Christine Thomas (raynala) wrote,
Christine Thomas

Matthew Shepard

I am an extremely passionate person. When I throw myself into a cause, I dive in head-first and become so involved that you’ll likely never see me again. This is how I am when it comes to the fight for LGBT equality. Every now and then, though, activism gets to be so routine or so enjoyable that I may need a little reminder of why I fight so hard. Each time I reach this point, I think of Matthew Shepard.

Matthew Shepard was a student at the University of Wyoming in the 1990s. He was really just a regular guy, with a mind for activism and a generally optimistic outlook, as well as some inner struggles with depression and peer pressure. You know, a normal twenty-something, just like the rest of us. Matthew also happened to be gay, and like other young gay males, he faced challenges related to his sexuality and discrimination from the bigots in his town.

On October 7, 1998, Matthew Shepard met Aaron McKinney and Russell Henderson at a local bar. After offering Matthew a ride, the two strangers robbed and tortured him before tying him to a fence post outside of Laramie, Wyoming, and leaving him with severe brain trauma. It was another eighteen hours before Matthew was found, and life support sustained him for five more days before he succumbed to his inoperable injuries and passed away on October 12, 1998.

Less than a year later, Matthew Shepard’s murderers were brought to as much justice as the court system can provide for such a heinous act. Matthew is now seen as a martyr for the cause of equal rights and ending discrimination against homosexuals. Songs and films have been written in honor of Matthew, as well as a very popular play entitled “The Laramie Project.” The Matthew Shepard Act (officially called the Local Law Enforcement Hate Crimes Protection Act) has been passed, including sexual orientation as a legally-recognized basis for hate crimes. Matthew’s tragic death has opened many eyes to the plight of the LGBT community, and he is remembered annually on October 12. (This year, the UWF GSA will be holding a candlelight vigil that night on the Cannon Greens.)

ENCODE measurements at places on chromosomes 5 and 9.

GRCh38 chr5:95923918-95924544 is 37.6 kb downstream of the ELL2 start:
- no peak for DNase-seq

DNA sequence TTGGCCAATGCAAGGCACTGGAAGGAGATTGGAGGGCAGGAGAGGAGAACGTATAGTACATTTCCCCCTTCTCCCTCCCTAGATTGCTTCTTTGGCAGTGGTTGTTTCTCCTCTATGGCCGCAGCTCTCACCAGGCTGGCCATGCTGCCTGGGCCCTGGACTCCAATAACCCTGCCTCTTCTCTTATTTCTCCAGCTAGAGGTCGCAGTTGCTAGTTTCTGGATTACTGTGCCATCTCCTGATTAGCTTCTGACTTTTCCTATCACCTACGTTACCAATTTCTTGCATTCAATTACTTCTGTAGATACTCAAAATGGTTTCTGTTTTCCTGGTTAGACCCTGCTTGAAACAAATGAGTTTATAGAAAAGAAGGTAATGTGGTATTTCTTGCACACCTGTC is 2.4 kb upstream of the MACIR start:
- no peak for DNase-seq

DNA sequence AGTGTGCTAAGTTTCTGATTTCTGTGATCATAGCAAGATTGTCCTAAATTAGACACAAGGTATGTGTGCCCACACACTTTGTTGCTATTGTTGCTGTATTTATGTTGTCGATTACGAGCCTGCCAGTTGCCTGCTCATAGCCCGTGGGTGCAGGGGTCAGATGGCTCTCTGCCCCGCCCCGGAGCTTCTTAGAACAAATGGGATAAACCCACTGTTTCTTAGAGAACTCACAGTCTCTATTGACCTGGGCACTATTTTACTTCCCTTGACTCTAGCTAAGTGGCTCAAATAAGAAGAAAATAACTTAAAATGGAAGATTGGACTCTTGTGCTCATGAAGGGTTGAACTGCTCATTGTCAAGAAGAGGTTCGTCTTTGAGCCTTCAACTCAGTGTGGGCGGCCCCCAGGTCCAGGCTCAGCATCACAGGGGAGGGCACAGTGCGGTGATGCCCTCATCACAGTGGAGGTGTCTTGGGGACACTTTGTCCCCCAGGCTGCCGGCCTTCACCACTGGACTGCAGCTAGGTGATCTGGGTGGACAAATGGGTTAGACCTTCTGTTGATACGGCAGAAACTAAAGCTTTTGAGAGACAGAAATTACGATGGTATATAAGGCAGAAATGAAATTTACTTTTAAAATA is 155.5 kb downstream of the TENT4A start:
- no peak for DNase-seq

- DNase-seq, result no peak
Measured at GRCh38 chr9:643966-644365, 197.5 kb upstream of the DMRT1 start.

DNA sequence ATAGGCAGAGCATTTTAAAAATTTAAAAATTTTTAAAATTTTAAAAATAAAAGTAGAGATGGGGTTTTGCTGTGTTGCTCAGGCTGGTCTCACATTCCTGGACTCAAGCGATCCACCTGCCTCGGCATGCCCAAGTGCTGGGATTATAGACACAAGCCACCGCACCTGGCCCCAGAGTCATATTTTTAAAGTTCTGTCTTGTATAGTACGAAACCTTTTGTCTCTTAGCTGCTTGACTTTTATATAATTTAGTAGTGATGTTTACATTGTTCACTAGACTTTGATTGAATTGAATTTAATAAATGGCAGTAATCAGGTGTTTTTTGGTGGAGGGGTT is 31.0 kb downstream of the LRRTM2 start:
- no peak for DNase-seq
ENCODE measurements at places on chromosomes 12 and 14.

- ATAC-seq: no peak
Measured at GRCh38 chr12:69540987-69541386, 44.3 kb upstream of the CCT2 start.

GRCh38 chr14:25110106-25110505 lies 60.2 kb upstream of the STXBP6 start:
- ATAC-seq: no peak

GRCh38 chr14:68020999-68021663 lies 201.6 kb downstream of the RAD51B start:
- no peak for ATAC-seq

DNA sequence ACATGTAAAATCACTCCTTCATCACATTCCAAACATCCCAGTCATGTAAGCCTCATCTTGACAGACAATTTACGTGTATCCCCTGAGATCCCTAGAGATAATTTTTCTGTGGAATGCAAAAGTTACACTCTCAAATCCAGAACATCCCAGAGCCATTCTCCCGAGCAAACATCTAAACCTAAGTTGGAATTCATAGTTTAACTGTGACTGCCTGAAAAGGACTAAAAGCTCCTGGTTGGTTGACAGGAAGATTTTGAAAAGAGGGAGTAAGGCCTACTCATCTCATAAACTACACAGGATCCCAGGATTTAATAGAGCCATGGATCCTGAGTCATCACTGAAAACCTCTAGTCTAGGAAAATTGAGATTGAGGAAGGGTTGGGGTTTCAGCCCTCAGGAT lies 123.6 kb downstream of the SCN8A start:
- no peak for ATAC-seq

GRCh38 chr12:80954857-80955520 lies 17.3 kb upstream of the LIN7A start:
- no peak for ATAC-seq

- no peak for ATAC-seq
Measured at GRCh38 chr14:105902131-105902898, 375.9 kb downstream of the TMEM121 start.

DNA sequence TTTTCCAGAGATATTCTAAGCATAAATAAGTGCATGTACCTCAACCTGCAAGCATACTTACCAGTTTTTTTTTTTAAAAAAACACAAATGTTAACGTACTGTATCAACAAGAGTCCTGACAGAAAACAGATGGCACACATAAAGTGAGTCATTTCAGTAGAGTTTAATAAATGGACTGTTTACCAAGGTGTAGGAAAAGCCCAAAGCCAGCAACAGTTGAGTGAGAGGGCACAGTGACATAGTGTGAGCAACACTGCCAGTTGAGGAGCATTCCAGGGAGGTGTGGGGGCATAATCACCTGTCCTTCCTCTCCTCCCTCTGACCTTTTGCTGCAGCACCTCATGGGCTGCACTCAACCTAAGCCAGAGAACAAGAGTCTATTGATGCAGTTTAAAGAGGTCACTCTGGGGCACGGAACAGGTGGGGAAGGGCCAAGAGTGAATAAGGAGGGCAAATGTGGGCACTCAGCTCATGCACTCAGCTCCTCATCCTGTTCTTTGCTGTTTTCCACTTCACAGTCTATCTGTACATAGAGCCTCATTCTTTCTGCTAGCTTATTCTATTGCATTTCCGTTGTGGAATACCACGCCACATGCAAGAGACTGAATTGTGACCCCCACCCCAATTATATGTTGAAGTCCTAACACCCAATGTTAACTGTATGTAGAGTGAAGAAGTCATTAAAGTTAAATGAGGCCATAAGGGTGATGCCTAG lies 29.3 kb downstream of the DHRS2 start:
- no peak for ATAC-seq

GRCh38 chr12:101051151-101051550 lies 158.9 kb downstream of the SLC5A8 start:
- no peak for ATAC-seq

While watching the U.S. House of Representatives discuss the Matthew Shepard act on April 29, 2009, via streaming video online, I came to a harsh realization. The speakers spoke at length about Matthew Shepard, as well as of several other young gay men who have been killed in recent years because of their sexual orientation. Each of the cases mentioned featured homosexual victims who were in their late teens or early twenties, male, and generally well-liked. Hearing these cases, I began to draw parallels between the traits of the victims discussed and those of my own friends—the vast majority of whom happen to be young, gay men. Allowing myself to think further on these hard-to-swallow comparisons, I fully realized why I fight so hard to advocate for equal rights and acceptance: I don’t want to live in fear that one day, one of my best friends will be tied to a fence post outside of Laramie, Wyoming.

I’m a bubbly little activist. I put on a smile and use my enthusiasm to educate and advocate in the name of LGBT equality. I fight with compassion and perseverance for the people who make my life worth living. My friends mean the world to me, and the fact that most of them happen to fit into a demographic that has to be protected by hate crimes legislation terrifies me more than they will ever know. I will do whatever is within my power to make sure that Matthew Shepard did not die in vain, and to protect my friends from lethal ignorance and hatred.

For more information on Matthew Shepard and related issues, visit the following websites:
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